Additional potential perks? There's some research to suggest that binding can help improve body image, and—with exercise—trunk flexion (basically how well you can bend forward).

Can Belly Wraps Help During Pregnancy?

Many women don't just use abdominal binders postpartum but for support during pregnancy, too, says Guido. Generally speaking, abdominal binders are fine to use for comfort during pregnancy when your abdominal muscles stretch (read: uncomfortable), says Dr. Minkin.

They help provide support, explains Guido, which can alleviate back and joint pain for some women, offloading weight away from the abdomen.

Ashleigh used a band (this one!) during her third trimester when she was hit with immense pubic pressure. "There were some nights I was in so much pain, I couldn't even walk from our bedroom to the bathroom," she says. "My doctor suggested a belly band and I ordered one pretty much immediately."

The band helped relieve the pressure, she says, plus it had the added benefit of keeping maternity jeans and leggings in place.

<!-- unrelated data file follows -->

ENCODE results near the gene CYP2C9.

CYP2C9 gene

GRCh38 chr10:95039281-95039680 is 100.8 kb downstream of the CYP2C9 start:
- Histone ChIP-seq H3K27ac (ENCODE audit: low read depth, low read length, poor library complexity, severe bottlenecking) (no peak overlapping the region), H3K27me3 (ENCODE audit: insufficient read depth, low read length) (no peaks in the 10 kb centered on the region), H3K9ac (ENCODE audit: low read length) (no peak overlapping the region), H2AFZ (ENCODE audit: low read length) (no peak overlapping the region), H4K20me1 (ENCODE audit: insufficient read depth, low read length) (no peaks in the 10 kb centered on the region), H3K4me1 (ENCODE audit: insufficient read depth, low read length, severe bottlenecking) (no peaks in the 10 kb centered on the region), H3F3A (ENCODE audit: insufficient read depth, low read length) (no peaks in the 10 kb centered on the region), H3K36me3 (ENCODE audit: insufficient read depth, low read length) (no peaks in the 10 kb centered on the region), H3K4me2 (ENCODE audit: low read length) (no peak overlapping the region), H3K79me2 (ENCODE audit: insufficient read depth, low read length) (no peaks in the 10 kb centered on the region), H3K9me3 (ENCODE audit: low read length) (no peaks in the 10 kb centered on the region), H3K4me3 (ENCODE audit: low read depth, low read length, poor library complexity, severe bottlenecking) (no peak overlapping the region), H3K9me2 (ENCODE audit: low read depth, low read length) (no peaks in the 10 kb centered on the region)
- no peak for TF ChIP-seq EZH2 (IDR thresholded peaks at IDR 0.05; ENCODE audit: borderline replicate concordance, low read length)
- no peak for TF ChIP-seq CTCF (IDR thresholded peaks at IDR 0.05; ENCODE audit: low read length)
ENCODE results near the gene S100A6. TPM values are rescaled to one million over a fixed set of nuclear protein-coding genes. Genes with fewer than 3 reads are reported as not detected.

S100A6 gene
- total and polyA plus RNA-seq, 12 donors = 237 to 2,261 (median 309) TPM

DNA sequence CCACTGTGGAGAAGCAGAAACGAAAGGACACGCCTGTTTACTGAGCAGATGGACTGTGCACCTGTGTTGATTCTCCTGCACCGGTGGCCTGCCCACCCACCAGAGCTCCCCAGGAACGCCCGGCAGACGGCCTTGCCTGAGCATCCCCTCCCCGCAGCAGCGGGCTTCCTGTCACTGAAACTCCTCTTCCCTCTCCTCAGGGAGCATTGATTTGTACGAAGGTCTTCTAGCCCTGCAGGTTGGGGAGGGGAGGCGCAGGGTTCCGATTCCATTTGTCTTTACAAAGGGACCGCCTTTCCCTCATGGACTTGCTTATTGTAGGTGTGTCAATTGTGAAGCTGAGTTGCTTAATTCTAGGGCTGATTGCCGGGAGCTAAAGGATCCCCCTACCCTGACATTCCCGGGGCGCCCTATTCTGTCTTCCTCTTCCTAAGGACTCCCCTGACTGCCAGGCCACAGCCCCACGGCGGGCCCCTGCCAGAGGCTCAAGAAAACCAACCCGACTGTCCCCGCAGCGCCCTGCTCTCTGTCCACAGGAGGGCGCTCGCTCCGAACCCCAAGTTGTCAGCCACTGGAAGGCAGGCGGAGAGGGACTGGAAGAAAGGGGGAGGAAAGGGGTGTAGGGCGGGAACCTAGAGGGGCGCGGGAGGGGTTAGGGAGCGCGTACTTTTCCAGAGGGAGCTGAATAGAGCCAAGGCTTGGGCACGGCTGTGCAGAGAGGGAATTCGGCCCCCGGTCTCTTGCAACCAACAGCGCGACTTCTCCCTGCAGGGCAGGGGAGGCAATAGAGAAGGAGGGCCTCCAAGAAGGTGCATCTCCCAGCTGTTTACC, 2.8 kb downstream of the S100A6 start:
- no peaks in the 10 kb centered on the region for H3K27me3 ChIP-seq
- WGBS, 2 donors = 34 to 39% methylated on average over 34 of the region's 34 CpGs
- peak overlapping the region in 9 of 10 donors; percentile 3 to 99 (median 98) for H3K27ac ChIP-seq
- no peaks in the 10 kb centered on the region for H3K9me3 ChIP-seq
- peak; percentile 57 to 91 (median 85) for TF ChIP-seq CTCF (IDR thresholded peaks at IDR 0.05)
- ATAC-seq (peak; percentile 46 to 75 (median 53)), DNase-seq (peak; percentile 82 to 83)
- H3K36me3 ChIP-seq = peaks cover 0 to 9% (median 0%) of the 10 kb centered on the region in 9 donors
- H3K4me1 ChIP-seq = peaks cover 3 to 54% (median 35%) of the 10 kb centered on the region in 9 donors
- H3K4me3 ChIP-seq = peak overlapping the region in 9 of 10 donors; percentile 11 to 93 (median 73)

What to Keep in Mind If You Use a Belly Wrap

Want to try a band or wrap during pregnancy or postpartum? Make sure it's not too tight. The reasoning is two-fold: Extra compression puts more pressure on your pelvic floor, which is especially weak postpartum and also holds a lot of weight during pregnancy. (So if you have signs of incontinence, leaking, or vaginal prolapse, be cautious about using the binders, says Guido.)

Also, during pregnancy, you don't want to constrict blood flow to the uterus, notes Dr. Minkin. A band would have to be amazingly tight to decrease blood flow to the uterus, she says, but the concern is worth noting.

If you had a C-section, make sure the edge of the band is not directly on your incision, where it could irritate the wound, notes Dr. Bartos.

The Bottom Line

While a belly wrap may help you feel better during pregnancy or post-baby, it's not going to be a cure-all and you don't want to rely on it for complete relief or recovery. "A wrap is never going to take over the function of your muscles," Guido says. Proper exercise (or rest when needed!), core work, and pelvic floor moves can help you rehab and heal in time, she notes.